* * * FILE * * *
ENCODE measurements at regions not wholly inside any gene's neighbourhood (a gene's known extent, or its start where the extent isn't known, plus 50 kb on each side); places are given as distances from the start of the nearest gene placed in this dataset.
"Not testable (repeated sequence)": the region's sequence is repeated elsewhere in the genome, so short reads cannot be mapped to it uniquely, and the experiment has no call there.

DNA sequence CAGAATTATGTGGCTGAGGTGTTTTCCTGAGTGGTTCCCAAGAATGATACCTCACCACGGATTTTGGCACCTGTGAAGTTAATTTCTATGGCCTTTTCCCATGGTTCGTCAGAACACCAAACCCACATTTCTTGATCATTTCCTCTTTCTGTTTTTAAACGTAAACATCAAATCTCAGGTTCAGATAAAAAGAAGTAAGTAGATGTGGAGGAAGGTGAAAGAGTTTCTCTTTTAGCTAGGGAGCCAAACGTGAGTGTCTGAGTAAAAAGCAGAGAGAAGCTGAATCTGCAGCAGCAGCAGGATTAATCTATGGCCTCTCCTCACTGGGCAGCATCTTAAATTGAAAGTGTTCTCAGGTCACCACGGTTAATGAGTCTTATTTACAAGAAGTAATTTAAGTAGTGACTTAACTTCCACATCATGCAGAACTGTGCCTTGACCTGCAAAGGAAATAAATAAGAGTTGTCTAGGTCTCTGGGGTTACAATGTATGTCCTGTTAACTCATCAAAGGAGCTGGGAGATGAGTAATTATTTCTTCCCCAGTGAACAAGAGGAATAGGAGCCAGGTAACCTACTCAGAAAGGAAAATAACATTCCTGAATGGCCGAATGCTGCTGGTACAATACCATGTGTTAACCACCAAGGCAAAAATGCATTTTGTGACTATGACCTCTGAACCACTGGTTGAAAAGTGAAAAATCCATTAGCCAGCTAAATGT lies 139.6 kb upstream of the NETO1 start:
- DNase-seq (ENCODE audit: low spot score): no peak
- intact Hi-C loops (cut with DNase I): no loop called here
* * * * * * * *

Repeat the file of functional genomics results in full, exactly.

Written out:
ENCODE measurements at regions not wholly inside any gene's neighbourhood (a gene's known extent, or its start where the extent isn't known, plus 50 kb on each side); places are given as distances from the start of the nearest gene placed in this dataset.
"Not testable (repeated sequence)": the region's sequence is repeated elsewhere in the genome, so short reads cannot be mapped to it uniquely, and the experiment has no call there.

DNA sequence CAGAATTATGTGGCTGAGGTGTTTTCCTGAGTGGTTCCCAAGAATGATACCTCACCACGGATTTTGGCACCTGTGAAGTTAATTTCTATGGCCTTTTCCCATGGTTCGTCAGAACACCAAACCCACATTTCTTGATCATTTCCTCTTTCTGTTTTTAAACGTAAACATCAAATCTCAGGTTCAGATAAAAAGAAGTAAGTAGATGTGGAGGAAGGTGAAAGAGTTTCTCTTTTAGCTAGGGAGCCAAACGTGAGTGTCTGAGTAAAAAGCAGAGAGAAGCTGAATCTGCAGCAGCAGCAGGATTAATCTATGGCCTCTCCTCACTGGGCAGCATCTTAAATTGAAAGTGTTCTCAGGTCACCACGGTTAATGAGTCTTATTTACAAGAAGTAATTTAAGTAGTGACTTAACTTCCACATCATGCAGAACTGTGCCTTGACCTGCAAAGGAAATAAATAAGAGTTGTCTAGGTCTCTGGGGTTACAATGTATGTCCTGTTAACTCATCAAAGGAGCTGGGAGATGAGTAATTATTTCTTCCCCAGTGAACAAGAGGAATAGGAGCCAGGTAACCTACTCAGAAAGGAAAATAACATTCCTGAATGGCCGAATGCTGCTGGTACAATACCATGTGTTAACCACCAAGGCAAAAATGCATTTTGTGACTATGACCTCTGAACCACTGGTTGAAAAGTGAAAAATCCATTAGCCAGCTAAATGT lies 139.6 kb upstream of the NETO1 start:
- DNase-seq (ENCODE audit: low spot score): no peak
- intact Hi-C loops (cut with DNase I): no loop called here